DH and I are somewhat anal about screen protectors, sleeves, etc. We often give our old tech to the kids or other family members, or even sell it when we upgrade so we like to make sure it’s protected. In the case of this microphone I didn’t want it damaged during transportation so that I couldn’t use it. It came in a little velvet pouch, however as anyone who has ever owned a handbag (or tech-bag) knows, gadgets can get eaten alive in there.
I got a little hard case that protects the mic so that I can just whip it out, attach it to my phone and record. Then when done I can zip it back in and throw it in my handbag. I was expecting to have to do interviews in cafes so portability was a big consideration, and with portability came the risk of damage.
Ultimately, this is my current setup, including storage and how it fits together:
3. Have a backup for recording
I’m not so naive as to thinking this set up is bulletproof – anything could happen where the recording doesn’t work the way I intended.
Additionally, while I have the option of asking for video as part of my ethics clearance, few people thus far have given me permission to record video. The intention of asking for video was to note body language or any other non-verbal clues that might give me some indication as to their feelings on certain questions. How does this relate to a backup for recording? My backup allows me to associate my notes with the audio, while at the same time creating a backup audio recording in case something happens with the main recording.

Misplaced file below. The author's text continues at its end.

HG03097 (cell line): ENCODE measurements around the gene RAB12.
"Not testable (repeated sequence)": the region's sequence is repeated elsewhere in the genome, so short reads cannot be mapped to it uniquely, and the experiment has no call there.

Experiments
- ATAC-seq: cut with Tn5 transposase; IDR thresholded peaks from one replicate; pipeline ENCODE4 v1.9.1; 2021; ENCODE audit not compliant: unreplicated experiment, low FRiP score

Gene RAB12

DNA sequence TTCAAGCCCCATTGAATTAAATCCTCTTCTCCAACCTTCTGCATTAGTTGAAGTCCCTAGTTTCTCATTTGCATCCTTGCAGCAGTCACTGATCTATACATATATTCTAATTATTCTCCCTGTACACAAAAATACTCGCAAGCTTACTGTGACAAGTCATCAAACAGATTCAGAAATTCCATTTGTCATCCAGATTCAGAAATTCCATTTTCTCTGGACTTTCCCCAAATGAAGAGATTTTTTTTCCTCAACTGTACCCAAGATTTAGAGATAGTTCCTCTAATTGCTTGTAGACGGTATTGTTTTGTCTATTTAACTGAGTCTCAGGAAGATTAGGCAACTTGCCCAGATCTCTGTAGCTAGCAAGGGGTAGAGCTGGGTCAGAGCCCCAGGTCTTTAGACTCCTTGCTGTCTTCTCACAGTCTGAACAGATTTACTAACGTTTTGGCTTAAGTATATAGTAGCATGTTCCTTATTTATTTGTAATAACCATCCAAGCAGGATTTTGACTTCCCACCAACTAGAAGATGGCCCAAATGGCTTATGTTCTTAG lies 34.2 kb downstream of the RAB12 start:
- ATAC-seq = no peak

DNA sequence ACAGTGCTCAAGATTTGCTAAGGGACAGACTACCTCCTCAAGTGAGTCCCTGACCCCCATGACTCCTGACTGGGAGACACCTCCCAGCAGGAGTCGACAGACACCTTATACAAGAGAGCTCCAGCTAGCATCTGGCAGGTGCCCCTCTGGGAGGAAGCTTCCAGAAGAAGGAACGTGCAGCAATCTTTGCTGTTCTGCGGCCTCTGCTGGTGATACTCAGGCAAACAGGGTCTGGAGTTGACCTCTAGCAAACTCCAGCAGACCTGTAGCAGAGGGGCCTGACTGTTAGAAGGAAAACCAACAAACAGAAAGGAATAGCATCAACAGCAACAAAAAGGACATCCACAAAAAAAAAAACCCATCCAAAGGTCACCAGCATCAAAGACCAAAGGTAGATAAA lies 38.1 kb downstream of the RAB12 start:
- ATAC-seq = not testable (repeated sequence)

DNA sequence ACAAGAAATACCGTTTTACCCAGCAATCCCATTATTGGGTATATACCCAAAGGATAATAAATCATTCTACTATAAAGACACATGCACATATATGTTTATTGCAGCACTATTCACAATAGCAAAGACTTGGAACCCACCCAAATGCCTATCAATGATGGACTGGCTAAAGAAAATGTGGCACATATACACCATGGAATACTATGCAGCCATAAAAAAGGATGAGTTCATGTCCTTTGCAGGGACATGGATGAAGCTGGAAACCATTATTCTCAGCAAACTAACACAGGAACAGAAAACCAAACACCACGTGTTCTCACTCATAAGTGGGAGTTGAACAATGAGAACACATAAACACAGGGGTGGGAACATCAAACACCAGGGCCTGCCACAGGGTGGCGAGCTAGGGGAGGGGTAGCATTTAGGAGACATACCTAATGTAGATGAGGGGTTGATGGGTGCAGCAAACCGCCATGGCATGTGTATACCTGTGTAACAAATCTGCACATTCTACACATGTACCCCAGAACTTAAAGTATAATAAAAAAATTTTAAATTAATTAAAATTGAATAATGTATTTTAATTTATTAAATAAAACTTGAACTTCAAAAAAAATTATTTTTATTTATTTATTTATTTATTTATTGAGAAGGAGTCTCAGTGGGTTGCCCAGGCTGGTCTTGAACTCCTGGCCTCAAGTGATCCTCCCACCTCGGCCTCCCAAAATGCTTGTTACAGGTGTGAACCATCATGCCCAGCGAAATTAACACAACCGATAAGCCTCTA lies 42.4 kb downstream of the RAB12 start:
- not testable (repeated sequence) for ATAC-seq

My backup is an app called Notability, which I use on my iPad. One of the key features of Notability is the ability to record audio while taking notes. Then, when I play back the audio, I can tap on a note and it will skip to the audio that is related to the note, without having to rewind or fast forward or wonder about when the interviewee was nervous and why did I take that note then?
Another key consideration is information security. Notability allows me to set a password on folders within the app, which can be very useful due to privacy and confidentiality reasons. I learned the hard way that this password cannot be reset – I forgot it on a folder and tried contacting the developers. Their response was a justified “sorry, but there is nothing we can do.” About a month later I found a scribbled note in a notebook and it was luckily my password (I never do that – it’s changed and secure now, but 😥 – I was super stressed for a while there). Fortunately this was a test interview, and it is my backup method, but still… handy feature if you don’t lose your password.